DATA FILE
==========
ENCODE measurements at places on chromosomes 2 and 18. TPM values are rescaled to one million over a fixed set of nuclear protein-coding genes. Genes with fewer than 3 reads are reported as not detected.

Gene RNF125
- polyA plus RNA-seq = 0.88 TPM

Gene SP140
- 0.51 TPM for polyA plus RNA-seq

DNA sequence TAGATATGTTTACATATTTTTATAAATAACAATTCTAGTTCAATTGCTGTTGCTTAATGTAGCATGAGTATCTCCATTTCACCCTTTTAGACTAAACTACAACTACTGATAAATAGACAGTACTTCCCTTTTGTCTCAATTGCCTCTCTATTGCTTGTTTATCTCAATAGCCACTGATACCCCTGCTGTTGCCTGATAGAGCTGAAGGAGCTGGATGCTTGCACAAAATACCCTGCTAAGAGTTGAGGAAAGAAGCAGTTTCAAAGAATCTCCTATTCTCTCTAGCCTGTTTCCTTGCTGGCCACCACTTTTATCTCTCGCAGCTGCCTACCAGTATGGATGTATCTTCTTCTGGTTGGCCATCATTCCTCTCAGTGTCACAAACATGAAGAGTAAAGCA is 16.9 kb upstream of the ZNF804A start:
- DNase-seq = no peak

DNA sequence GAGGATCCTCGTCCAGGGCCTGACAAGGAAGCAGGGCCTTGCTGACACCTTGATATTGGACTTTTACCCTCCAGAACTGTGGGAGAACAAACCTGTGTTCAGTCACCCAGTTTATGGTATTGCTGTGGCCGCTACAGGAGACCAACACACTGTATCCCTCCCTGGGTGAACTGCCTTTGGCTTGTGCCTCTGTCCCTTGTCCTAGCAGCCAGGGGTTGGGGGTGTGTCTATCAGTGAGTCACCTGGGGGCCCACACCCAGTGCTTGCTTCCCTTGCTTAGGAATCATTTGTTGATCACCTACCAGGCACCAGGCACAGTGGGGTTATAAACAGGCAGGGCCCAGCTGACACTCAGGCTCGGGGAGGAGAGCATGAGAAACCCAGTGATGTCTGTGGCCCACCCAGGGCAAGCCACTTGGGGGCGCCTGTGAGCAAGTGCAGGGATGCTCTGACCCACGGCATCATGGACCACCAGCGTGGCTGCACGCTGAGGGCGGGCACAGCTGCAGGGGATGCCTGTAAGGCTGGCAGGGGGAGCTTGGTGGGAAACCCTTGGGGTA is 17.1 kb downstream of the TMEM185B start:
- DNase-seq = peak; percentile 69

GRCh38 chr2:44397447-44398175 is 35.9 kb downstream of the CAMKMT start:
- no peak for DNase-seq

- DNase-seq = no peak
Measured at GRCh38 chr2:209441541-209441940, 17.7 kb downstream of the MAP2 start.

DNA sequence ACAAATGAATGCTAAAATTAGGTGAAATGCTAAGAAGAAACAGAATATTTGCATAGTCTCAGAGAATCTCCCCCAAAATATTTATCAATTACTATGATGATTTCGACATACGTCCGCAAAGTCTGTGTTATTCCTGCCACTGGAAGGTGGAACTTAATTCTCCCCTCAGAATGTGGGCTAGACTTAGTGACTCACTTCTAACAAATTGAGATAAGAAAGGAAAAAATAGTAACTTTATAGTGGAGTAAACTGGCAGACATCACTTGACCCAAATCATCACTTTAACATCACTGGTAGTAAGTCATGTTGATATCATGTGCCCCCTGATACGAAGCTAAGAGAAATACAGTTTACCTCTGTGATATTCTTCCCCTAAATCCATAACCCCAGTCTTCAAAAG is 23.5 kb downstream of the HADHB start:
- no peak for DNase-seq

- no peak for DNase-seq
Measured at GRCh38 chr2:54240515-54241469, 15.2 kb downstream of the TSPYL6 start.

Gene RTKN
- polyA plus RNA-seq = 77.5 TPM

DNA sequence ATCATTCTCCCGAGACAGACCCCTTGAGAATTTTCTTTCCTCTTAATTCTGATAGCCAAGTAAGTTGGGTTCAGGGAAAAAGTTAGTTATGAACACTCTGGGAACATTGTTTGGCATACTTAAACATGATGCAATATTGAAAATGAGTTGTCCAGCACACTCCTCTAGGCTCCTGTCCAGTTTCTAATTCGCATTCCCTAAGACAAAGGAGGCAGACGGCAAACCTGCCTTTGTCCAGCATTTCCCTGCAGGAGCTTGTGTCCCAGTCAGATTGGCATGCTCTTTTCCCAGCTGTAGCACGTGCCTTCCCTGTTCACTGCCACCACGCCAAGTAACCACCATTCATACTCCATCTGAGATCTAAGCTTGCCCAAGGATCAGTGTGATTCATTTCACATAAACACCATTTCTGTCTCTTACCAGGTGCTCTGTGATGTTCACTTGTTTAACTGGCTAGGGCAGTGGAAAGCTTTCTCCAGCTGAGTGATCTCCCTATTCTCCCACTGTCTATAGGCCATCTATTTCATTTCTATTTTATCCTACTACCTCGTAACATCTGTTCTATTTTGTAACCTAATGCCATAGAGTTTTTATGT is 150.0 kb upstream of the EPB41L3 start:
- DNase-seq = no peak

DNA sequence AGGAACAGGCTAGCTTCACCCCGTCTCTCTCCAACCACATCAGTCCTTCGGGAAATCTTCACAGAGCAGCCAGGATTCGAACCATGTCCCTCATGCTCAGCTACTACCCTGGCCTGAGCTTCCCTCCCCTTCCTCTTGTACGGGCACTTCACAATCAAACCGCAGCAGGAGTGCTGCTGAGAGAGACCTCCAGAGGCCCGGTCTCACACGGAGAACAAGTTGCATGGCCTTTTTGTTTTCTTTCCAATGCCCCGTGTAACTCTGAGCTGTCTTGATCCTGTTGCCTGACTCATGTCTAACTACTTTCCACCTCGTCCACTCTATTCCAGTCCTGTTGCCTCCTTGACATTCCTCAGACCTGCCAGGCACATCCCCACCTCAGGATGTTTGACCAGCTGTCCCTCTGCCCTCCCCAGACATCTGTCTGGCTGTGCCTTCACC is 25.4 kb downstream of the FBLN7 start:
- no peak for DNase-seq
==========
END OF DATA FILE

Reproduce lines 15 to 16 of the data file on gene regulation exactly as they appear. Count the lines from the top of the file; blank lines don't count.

- no peak for DNase-seq

- no peak for DNase-seq